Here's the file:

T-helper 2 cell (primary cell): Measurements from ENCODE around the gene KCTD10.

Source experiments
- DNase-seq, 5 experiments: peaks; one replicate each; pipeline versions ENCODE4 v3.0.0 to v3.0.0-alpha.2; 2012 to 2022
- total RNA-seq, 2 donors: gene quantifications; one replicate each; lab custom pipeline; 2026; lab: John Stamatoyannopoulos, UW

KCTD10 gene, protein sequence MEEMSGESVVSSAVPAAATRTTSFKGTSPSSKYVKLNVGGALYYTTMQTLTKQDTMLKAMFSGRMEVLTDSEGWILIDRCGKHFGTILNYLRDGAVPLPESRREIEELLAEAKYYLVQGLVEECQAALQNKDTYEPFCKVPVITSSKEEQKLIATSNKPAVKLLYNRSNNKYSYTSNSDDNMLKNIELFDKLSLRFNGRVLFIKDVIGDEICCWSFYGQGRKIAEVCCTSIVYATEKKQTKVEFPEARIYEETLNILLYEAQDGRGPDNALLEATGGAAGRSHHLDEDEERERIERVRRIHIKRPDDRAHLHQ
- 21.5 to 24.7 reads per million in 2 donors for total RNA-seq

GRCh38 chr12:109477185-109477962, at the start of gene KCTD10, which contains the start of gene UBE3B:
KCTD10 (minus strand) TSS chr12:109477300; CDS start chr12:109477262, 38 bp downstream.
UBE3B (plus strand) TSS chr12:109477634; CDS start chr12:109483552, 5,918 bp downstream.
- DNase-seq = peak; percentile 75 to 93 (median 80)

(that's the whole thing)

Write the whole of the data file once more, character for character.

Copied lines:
T-helper 2 cell (primary cell): Measurements from ENCODE around the gene KCTD10.

Source experiments
- DNase-seq, 5 experiments: peaks; one replicate each; pipeline versions ENCODE4 v3.0.0 to v3.0.0-alpha.2; 2012 to 2022
- total RNA-seq, 2 donors: gene quantifications; one replicate each; lab custom pipeline; 2026; lab: John Stamatoyannopoulos, UW

KCTD10 gene, protein sequence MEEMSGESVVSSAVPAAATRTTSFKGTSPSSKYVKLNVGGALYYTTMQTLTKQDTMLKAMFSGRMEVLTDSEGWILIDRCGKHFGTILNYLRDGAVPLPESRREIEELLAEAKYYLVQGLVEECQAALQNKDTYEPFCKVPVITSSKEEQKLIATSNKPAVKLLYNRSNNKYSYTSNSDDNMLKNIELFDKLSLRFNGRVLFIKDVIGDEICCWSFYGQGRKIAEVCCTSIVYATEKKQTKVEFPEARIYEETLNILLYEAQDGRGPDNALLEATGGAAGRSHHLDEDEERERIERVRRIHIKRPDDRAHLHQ
- 21.5 to 24.7 reads per million in 2 donors for total RNA-seq

GRCh38 chr12:109477185-109477962, at the start of gene KCTD10, which contains the start of gene UBE3B:
KCTD10 (minus strand) TSS chr12:109477300; CDS start chr12:109477262, 38 bp downstream.
UBE3B (plus strand) TSS chr12:109477634; CDS start chr12:109483552, 5,918 bp downstream.
- DNase-seq = peak; percentile 75 to 93 (median 80)